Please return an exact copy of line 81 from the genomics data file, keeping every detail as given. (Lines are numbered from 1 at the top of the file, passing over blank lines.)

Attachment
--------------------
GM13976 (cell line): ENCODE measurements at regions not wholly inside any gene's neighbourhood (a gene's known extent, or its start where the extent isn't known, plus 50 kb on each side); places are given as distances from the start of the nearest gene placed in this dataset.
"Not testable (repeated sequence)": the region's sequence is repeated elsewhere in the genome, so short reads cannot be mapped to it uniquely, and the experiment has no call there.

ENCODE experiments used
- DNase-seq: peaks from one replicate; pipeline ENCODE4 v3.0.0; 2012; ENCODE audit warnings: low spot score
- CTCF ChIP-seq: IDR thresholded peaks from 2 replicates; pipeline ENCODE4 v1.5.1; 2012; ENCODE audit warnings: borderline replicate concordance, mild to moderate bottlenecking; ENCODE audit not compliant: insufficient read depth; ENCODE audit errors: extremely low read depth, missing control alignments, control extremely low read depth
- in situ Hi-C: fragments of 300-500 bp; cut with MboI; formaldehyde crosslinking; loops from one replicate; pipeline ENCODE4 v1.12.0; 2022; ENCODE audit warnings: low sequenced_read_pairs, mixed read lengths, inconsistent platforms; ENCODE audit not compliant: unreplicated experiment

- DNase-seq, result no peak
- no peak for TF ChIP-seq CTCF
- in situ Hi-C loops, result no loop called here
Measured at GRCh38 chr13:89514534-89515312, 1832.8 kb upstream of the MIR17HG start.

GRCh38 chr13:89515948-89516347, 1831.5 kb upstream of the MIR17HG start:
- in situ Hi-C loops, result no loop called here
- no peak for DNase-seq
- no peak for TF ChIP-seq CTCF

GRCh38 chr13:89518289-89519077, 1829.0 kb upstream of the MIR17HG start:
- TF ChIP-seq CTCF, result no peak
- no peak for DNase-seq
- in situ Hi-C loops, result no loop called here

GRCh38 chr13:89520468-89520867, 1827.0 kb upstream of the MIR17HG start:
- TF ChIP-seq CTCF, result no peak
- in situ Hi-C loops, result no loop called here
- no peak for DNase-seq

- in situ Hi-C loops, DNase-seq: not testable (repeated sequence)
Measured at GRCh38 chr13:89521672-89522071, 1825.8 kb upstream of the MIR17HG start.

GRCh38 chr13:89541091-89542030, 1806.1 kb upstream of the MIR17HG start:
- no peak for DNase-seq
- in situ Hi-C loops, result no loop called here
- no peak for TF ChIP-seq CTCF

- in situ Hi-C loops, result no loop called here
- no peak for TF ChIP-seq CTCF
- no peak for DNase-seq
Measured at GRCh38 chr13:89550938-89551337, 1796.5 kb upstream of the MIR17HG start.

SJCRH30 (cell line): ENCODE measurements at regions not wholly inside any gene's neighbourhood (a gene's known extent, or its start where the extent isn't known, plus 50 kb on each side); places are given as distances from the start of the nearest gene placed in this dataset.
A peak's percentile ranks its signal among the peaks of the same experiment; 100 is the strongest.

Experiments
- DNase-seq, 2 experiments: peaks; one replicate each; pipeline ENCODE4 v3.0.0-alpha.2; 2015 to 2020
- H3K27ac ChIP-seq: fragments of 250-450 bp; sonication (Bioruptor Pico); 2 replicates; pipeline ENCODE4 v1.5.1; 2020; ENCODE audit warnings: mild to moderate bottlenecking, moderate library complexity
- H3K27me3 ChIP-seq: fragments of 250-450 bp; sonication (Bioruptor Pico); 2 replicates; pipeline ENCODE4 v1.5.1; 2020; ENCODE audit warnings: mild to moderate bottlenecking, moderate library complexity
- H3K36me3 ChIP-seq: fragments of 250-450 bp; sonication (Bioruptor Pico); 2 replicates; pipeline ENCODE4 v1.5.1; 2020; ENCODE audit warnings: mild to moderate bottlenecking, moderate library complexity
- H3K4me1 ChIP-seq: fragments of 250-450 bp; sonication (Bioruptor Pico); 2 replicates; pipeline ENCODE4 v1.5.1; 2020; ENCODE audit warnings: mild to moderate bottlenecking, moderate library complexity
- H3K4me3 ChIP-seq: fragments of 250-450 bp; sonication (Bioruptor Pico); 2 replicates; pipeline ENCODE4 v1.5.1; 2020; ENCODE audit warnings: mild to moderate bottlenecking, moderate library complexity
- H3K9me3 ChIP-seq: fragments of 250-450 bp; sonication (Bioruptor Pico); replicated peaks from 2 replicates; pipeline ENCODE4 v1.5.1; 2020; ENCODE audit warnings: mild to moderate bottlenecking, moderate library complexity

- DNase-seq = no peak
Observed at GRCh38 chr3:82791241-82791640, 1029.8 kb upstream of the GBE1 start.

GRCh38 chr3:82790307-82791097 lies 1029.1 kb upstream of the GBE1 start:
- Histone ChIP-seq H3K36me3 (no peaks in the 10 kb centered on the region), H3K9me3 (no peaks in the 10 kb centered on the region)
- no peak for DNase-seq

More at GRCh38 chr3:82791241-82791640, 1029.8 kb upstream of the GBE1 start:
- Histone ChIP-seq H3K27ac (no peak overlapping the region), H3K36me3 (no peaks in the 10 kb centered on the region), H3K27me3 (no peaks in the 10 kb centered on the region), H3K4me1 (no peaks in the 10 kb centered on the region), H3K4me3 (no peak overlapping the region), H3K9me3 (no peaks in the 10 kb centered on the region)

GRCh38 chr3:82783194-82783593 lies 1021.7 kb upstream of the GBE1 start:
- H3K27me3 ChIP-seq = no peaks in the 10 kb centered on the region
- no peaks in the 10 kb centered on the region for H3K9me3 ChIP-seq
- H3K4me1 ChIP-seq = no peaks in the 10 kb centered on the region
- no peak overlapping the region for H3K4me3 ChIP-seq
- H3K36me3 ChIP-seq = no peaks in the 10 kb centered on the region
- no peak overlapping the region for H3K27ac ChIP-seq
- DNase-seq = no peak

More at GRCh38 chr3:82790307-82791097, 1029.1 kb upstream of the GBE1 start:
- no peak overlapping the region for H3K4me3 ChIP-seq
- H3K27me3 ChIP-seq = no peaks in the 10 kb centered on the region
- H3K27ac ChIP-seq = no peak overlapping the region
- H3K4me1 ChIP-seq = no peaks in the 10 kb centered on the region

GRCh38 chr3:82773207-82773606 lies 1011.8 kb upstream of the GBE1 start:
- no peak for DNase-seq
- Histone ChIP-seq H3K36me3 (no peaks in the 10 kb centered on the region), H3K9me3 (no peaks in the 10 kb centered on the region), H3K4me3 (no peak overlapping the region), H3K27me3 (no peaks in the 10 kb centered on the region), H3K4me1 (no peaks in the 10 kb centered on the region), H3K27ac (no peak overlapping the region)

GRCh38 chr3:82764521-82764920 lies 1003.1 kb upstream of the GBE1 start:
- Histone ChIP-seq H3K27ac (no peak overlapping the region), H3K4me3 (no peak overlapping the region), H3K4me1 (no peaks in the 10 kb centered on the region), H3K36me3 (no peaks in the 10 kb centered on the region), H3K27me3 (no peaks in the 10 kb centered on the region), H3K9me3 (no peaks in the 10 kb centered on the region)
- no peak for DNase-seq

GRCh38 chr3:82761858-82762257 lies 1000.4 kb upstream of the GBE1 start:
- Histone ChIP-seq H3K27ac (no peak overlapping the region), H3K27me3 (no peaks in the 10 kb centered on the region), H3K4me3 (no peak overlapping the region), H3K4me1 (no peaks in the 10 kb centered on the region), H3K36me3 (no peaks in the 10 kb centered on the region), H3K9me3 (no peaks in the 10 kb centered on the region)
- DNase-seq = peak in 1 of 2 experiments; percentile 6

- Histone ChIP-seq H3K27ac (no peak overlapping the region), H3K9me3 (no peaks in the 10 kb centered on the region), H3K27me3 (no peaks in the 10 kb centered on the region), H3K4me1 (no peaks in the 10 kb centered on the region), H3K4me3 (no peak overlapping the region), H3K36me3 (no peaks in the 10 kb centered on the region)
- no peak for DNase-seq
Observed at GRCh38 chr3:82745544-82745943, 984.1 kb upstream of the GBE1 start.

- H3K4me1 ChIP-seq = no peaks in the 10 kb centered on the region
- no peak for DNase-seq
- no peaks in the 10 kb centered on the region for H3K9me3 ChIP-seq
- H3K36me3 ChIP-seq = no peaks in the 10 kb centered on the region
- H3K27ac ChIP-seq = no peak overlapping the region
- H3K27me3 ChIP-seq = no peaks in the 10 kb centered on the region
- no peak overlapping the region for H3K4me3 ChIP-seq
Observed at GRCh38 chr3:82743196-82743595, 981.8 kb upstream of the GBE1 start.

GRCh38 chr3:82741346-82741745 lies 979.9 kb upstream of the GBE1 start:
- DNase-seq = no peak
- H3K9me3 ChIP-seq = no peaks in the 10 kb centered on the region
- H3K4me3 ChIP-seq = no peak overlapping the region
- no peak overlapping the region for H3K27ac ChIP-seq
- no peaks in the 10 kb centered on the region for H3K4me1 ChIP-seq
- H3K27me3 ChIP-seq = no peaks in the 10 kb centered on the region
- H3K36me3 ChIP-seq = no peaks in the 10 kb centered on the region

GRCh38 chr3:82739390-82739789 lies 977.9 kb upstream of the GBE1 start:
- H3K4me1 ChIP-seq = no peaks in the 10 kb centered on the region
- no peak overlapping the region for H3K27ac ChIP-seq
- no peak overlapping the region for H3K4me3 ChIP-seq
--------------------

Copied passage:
- no peak overlapping the region for H3K4me3 ChIP-seq